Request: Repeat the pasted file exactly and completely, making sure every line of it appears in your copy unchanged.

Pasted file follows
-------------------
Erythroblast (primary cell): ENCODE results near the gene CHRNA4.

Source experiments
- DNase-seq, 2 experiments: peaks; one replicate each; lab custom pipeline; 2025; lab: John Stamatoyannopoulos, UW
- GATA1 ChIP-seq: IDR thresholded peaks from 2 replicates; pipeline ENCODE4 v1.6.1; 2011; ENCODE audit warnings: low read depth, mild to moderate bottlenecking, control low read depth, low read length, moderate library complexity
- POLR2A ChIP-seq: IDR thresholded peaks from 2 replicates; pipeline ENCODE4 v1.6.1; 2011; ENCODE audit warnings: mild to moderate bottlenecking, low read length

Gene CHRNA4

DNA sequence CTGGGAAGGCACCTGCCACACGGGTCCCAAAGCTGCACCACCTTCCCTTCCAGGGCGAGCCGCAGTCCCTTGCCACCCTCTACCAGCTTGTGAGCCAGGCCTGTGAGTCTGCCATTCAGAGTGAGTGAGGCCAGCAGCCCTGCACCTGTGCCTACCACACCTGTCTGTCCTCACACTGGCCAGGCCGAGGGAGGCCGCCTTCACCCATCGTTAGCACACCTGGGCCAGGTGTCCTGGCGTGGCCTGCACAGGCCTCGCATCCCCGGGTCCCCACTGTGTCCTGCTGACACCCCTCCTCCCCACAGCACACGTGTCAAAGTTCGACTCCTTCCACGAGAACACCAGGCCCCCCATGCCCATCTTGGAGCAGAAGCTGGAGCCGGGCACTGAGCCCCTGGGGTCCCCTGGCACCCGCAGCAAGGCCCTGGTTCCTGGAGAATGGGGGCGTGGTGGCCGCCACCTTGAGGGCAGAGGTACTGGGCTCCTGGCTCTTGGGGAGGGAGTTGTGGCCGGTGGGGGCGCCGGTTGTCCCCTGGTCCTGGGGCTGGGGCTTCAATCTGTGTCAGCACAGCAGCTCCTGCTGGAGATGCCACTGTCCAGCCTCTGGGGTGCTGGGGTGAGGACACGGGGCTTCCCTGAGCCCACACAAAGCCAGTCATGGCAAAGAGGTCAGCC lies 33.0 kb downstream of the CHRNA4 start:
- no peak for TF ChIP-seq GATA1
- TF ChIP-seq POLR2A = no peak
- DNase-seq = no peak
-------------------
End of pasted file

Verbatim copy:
Erythroblast (primary cell): ENCODE results near the gene CHRNA4.

Source experiments
- DNase-seq, 2 experiments: peaks; one replicate each; lab custom pipeline; 2025; lab: John Stamatoyannopoulos, UW
- GATA1 ChIP-seq: IDR thresholded peaks from 2 replicates; pipeline ENCODE4 v1.6.1; 2011; ENCODE audit warnings: low read depth, mild to moderate bottlenecking, control low read depth, low read length, moderate library complexity
- POLR2A ChIP-seq: IDR thresholded peaks from 2 replicates; pipeline ENCODE4 v1.6.1; 2011; ENCODE audit warnings: mild to moderate bottlenecking, low read length

Gene CHRNA4

DNA sequence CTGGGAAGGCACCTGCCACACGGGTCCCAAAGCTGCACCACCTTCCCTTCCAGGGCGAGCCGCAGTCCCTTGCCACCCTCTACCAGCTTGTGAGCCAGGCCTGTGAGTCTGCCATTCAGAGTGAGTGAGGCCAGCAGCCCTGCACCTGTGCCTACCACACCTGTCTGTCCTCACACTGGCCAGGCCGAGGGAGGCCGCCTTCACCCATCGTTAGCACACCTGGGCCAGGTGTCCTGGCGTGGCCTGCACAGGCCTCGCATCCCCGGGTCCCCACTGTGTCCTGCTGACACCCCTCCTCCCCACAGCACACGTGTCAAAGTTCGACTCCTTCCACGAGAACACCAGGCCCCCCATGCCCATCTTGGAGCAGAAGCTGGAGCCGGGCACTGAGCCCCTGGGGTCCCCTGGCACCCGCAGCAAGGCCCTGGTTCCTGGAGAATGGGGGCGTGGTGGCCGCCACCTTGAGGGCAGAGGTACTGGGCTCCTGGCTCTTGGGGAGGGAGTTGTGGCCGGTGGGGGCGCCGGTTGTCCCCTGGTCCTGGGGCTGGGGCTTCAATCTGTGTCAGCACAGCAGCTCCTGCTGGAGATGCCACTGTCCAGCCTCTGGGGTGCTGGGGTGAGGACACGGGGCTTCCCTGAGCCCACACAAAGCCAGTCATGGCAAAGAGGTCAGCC lies 33.0 kb downstream of the CHRNA4 start:
- no peak for TF ChIP-seq GATA1
- TF ChIP-seq POLR2A = no peak
- DNase-seq = no peak